So you see, it was a great boon to live in a virtual aesthetic gulag, getting news from the Free World (which isn’t ‘free’ at all of course) and to have my own space in which to begin to make my own sense of it all. A very privileged place for any artist to be: to work alone, unhindered, and fired by delight and stimulation. On the negative side, it meant I couldn’t publish in Ireland for decades.

When you read your work, it seems to me that you try to present it in a way that makes it as accessible as possible. Is this deliberate? And do you think that some of your poems lend themselves more to public readings than others?

Mystification for its own sake has a limited value. I feel a responsibility to the work to live in the voice. Of course, it’s only one dimension, the bulk of poetry lives in the reader’s mind as an imagined voice, faint or strong. Readings can be frustrating for the poet whose unit of composition is the book, not the poem. It’s a compromise from the word go. And it gives the false impression that these excerpts are little stand-alones.

You taught English as a foreign language for many years. Do you think that influenced your relationship with English and has this had a knock-on influence on your poetry?

Meeting people from different cultures is always a pleasure. Meeting them in the context of learning’s even better, and learning a language even better again. It also brings you very close to the gaps and flaws, as well as the good things, in teaching methods and the thinking around what language and learning are. What was buzzing around in the 70s when I started was teaching and learning a language by the ‘communication’ method. This came up for abrupt scrutiny when I got my first class of Japanese students who grew up on head-down note-taking, who deemed it rude to ask a teacher a question – thus implying that the teacher was no good – and where the women underperformed so that the male students would not lose face. I’ve also been at it for so long now that I’ve seen language change considerably, language itself, the actual lexis in usage and pronunciation. This only underscores what I’ve always felt: that stasis is an illusion; we live in/on a [fast]-flowing river. No great discovery there, I know, but why then spend your life making frozen little anecdotes about your beloved or your granny or your dog and calling it poetry? And teaching courses to encourage more generations to write that kind of stuff?  So, yes, my living and livelihood intermesh with my writing.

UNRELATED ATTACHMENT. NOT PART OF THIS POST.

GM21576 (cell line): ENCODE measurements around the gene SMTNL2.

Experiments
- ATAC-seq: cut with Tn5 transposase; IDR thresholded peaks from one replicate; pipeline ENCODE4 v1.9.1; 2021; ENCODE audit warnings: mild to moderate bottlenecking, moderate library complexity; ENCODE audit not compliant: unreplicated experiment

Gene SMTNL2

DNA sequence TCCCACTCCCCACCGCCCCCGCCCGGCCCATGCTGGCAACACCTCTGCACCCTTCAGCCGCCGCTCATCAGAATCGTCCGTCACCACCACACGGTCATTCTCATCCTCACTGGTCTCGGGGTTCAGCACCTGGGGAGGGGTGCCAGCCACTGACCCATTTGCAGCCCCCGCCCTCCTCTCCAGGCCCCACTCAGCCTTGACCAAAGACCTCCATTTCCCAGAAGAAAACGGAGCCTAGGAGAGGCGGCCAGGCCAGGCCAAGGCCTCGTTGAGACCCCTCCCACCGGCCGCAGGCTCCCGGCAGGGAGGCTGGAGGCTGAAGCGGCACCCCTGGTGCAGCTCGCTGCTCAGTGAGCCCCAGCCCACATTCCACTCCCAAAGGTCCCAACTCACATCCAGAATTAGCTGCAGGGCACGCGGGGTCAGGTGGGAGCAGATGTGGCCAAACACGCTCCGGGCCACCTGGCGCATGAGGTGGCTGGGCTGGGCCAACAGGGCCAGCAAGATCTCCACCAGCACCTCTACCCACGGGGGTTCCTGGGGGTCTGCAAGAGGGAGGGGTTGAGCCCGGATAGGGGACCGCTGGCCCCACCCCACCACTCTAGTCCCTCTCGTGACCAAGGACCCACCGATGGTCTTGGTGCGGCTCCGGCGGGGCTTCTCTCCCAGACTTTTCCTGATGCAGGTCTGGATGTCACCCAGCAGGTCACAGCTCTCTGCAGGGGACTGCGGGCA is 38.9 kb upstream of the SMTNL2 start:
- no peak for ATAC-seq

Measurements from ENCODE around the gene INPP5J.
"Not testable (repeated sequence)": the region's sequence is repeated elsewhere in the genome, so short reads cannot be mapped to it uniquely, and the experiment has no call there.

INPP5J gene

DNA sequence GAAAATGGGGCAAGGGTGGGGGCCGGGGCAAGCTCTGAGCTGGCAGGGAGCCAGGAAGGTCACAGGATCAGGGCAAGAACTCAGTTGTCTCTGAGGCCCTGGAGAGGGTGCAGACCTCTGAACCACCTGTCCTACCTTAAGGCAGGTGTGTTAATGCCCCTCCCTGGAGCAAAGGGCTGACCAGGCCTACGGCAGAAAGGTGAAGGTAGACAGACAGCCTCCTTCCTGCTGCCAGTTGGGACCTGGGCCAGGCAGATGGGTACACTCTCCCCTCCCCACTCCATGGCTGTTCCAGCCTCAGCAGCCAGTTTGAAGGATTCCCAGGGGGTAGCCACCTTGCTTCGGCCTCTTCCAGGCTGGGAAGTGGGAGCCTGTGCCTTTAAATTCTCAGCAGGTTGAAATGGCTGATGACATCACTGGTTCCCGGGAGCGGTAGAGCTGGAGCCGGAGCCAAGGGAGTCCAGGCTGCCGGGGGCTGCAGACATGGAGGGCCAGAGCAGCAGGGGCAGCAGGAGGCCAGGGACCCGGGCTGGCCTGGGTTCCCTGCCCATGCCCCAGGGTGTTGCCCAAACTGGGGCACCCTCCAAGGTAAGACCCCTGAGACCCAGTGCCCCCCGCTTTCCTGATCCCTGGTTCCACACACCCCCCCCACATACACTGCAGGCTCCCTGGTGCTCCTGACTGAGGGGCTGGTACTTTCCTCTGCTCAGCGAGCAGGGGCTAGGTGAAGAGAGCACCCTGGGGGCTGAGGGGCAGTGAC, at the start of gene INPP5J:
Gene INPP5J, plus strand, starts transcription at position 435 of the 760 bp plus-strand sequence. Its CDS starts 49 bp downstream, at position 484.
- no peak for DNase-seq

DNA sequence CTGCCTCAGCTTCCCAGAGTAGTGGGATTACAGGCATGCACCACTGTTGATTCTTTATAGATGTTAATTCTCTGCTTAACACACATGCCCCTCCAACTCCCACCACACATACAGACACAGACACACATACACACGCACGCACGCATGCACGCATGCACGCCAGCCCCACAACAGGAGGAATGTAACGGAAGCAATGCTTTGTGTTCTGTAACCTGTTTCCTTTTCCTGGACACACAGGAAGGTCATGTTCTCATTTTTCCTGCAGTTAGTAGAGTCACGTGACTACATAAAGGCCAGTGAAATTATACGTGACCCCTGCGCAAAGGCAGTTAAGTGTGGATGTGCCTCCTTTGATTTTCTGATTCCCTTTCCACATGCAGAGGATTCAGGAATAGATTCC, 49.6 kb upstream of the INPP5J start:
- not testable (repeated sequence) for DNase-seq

Who do you read now? What authors do you find most exciting?

I read a helluva lot and a lot of it in no particular order. Looking round my desk I see Ham & Jam and A Pearl by Peter Meilleur who writes under the name ‘Childe Roland’, which I really enjoyed getting back to. To my right a pile of books: a 1904 edition of Gilbert White’s Natural History of Selborne, Billy Mills’ new book Imaginary Gardens, Catherine Walsh’s Astonished Birds, a book on Irish butterflies, Susan Howe’s My Emily Dickinson, Thoreau’s Waldon with woodcuts by the UK artist Ethelbert White, some Gary Snyder books, E.J.H. Corner’s The Life of Plants, Queneau’s Zazie in the Metro, an excellent book on lichens and some Matthew Mead books. To my left there’s a biology book, two books on narratology, T. A. Clark’s Ways Through Bracken from Jargon and a Zanzotto book. Clark and Zanzotto are poets I have the utmost respect for and who’ve given me endless pleasure over the years. But that’ll give you some idea of the ‘eclectic’ [chaotic?] mix involved.

Thank you!

Interviewer: John Kearns